WACO, Texas — Each year hundreds of Texas families have to bury loved ones who lost their lives after someone decided to drink and drive.
Bryan mother Pam Todaro lost her son, Dillon, on August 9, 2014.
"I never thought that I would have to bury my child and purchase his headstone and write his obituary, but these were things I was forced to do," she told 25 News.
Dillon Davis was a 25-year-old father of two. He spent an evening at an uncle's fish fry where there was alcohol and, while Pam said she believes he thought he was safe to drive, his truck crashed into a brick mailbox, a tree then a cement fence post. He was killed on impact.
"I do know three things," Todaro said. "He was going too fast on that road. I know he didn't have a seat belt on and I know that he was impaired, which is a result of why he is no longer with us here today."
Dillon's story is not uncommon. Last year there was a 4.6 percent increase in DUI traffic deaths across Texas.
"We have not had a deathless day on Texas roadways since the year 2000," TX DOT Representative Jake Smith said. "We are unfortunately still in the middle of that streak."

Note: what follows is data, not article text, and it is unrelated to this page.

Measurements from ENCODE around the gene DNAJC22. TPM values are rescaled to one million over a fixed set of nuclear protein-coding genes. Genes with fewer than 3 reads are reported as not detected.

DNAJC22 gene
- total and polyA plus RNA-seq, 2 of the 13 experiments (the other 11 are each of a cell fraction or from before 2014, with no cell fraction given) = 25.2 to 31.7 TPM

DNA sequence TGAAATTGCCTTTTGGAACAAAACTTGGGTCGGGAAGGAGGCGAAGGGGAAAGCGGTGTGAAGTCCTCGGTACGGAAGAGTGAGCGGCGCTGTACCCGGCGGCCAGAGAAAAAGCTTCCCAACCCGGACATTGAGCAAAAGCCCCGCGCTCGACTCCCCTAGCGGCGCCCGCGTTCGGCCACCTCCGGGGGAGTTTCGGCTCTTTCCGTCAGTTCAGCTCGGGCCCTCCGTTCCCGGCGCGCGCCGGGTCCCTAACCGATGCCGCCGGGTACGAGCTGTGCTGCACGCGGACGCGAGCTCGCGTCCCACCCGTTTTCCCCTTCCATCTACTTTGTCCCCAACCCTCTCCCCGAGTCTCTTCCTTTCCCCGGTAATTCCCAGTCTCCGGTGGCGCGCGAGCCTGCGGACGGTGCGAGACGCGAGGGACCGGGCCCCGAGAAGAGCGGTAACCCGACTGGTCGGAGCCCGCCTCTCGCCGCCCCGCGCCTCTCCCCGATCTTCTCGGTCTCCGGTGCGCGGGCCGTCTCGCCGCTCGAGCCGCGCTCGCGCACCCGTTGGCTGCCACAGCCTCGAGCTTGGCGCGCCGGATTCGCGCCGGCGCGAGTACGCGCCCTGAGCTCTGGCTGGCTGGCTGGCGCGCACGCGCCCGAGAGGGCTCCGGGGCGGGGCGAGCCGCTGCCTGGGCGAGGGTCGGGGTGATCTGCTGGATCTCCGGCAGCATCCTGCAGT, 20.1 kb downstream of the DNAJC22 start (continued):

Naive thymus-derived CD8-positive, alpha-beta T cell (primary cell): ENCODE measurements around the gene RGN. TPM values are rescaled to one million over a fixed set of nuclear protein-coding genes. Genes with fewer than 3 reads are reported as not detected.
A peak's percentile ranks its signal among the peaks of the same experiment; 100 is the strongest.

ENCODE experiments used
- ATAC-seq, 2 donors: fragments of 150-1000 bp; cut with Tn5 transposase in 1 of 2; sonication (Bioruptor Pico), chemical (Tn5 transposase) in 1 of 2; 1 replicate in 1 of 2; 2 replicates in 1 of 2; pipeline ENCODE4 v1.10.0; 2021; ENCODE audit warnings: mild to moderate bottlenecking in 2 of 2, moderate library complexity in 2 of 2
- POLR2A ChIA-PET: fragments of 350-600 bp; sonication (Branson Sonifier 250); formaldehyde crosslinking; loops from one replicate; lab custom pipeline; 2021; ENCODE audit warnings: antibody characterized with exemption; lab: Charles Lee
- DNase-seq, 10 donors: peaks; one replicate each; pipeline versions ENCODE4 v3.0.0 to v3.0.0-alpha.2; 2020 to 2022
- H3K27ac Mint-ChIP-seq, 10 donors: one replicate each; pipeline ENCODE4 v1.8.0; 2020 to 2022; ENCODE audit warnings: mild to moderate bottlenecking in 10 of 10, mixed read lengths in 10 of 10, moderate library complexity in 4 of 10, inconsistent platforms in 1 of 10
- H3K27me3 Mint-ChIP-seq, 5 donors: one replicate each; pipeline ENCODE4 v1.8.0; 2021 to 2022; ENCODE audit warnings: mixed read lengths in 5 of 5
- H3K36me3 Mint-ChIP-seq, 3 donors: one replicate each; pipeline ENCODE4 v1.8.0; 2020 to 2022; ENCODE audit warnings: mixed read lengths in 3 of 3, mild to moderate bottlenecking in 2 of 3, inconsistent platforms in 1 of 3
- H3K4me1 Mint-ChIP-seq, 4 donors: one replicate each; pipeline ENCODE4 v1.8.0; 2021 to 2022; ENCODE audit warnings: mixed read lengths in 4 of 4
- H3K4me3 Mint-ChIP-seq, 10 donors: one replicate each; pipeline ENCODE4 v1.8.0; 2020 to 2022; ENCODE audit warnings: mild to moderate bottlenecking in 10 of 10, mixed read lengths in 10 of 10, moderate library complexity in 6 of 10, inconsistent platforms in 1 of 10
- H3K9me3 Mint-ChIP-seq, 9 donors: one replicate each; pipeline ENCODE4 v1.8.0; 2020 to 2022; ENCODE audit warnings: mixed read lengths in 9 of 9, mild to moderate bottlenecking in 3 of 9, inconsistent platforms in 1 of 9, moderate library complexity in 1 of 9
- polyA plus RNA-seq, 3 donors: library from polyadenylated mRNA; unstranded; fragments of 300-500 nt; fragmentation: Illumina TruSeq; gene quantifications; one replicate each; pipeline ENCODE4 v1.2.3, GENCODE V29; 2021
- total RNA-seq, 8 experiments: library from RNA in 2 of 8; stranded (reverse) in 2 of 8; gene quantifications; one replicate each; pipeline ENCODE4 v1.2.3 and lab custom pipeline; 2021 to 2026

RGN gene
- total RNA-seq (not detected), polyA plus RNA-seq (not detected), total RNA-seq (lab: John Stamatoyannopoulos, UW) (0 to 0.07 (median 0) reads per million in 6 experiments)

The department has launched a number of campaigns to help break that streak, including their current anti-drunk driving spring break.
"It's going to take everyone on the roadway just practicing basic and safe driving actions such as putting on your seatbelt, not drinking and driving, following traffic laws, minding your speed," Smith said.
All to help prevent another mother from the pain Pam and her family felt seven years ago.
"It's extremely hard as a mom to get a knock on the door at 6:45 am from troopers to let you know your son is no longer here," she said.
There are plenty of options if you decide to drink when you go out. You can always call a Lyft or an Uber, carpool with a designated driver, or stay where you are until you're sober.